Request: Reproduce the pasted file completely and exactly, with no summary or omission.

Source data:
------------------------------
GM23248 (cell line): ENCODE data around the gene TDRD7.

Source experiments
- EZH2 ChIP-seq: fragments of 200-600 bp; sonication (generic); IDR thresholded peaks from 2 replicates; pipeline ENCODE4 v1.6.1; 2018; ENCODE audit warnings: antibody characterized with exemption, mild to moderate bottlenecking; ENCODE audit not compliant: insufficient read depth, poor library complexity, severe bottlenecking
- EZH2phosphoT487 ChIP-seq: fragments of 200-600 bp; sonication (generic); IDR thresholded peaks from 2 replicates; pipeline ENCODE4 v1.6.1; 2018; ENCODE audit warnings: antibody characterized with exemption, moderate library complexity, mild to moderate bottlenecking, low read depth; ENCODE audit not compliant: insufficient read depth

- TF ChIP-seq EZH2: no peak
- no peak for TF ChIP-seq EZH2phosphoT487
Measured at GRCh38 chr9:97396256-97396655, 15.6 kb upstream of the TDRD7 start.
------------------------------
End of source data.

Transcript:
GM23248 (cell line): ENCODE data around the gene TDRD7.

Source experiments
- EZH2 ChIP-seq: fragments of 200-600 bp; sonication (generic); IDR thresholded peaks from 2 replicates; pipeline ENCODE4 v1.6.1; 2018; ENCODE audit warnings: antibody characterized with exemption, mild to moderate bottlenecking; ENCODE audit not compliant: insufficient read depth, poor library complexity, severe bottlenecking
- EZH2phosphoT487 ChIP-seq: fragments of 200-600 bp; sonication (generic); IDR thresholded peaks from 2 replicates; pipeline ENCODE4 v1.6.1; 2018; ENCODE audit warnings: antibody characterized with exemption, moderate library complexity, mild to moderate bottlenecking, low read depth; ENCODE audit not compliant: insufficient read depth

- TF ChIP-seq EZH2: no peak
- no peak for TF ChIP-seq EZH2phosphoT487
Measured at GRCh38 chr9:97396256-97396655, 15.6 kb upstream of the TDRD7 start.